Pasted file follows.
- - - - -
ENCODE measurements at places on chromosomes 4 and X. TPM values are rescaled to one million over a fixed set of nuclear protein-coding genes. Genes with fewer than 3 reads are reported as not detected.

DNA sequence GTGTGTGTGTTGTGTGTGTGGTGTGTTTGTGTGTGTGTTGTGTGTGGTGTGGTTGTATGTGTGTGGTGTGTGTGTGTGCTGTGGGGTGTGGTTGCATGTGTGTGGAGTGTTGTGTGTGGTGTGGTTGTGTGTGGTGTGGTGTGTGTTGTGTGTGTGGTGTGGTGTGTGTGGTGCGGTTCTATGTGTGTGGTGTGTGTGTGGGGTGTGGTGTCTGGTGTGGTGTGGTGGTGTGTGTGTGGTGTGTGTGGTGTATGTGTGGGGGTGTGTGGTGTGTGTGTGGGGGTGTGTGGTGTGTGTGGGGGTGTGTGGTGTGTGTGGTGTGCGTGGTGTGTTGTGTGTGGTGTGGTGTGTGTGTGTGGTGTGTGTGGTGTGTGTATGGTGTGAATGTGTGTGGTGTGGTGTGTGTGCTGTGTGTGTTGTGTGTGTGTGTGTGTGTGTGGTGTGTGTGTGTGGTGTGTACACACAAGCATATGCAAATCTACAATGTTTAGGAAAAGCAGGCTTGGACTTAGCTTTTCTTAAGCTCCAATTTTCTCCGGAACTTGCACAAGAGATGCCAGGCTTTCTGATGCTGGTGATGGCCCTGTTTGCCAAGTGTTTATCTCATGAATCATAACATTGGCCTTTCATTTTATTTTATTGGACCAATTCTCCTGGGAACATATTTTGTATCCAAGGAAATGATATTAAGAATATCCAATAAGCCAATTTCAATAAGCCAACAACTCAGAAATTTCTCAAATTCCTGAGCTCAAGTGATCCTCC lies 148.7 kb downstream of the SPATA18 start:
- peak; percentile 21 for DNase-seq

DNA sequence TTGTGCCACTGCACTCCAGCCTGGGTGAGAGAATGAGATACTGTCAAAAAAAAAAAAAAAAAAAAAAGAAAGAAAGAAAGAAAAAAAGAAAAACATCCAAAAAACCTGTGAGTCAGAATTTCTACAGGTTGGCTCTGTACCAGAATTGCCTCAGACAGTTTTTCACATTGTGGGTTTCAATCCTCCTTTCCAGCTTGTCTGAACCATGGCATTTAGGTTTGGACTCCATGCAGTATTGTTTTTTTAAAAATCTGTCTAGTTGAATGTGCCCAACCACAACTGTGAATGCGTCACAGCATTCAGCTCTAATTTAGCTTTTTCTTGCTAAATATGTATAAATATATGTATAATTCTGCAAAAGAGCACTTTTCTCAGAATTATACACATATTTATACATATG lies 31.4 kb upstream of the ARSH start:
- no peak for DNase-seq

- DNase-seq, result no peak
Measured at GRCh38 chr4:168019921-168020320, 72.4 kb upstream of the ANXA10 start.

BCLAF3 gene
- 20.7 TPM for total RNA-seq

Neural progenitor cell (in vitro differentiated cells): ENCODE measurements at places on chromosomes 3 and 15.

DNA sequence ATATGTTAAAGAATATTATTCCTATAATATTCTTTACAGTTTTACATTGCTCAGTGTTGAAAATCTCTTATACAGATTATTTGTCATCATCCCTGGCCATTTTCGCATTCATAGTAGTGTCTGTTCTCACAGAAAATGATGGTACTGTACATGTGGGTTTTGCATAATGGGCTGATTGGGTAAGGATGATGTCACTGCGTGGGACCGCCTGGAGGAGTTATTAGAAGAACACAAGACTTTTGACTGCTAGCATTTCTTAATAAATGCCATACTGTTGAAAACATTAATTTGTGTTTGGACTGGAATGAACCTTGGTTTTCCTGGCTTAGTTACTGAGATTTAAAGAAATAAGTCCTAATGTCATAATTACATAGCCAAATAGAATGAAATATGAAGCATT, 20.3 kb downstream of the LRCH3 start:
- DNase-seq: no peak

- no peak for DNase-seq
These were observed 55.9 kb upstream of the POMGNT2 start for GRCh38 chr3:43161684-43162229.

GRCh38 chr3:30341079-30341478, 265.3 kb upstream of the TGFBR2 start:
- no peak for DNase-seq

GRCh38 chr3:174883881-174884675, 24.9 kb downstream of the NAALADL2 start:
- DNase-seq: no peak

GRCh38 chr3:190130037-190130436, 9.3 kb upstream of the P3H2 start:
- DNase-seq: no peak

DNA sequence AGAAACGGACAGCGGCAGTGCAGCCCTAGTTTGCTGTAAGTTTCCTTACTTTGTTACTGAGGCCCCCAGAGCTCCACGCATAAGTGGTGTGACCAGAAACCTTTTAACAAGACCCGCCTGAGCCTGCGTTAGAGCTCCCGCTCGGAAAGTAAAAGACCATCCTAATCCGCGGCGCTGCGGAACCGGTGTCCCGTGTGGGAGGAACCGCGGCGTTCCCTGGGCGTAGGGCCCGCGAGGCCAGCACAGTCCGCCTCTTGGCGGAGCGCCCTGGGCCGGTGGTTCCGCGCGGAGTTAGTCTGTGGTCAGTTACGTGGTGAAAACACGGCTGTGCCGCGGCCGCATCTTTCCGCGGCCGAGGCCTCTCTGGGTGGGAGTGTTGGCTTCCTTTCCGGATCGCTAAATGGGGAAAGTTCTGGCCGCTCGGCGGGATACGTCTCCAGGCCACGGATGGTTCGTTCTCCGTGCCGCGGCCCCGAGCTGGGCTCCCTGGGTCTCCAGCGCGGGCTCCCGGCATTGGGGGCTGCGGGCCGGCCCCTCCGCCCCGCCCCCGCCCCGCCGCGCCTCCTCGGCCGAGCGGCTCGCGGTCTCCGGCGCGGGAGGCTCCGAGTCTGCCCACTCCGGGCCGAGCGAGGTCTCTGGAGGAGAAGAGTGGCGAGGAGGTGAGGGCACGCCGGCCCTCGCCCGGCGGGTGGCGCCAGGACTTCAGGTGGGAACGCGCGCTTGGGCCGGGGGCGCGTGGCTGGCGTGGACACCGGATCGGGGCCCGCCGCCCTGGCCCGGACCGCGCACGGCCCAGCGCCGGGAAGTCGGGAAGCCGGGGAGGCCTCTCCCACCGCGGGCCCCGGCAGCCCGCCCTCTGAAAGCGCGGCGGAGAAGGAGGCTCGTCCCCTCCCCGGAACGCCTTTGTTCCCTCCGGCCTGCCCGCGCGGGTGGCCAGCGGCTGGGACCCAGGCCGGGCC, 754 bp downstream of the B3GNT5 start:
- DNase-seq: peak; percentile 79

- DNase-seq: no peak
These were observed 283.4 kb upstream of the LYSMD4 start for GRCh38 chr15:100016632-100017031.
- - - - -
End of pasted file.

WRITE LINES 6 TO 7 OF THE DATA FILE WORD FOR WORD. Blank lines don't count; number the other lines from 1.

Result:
- DNase-seq, result no peak
Measured at GRCh38 chr4:168019921-168020320, 72.4 kb upstream of the ANXA10 start.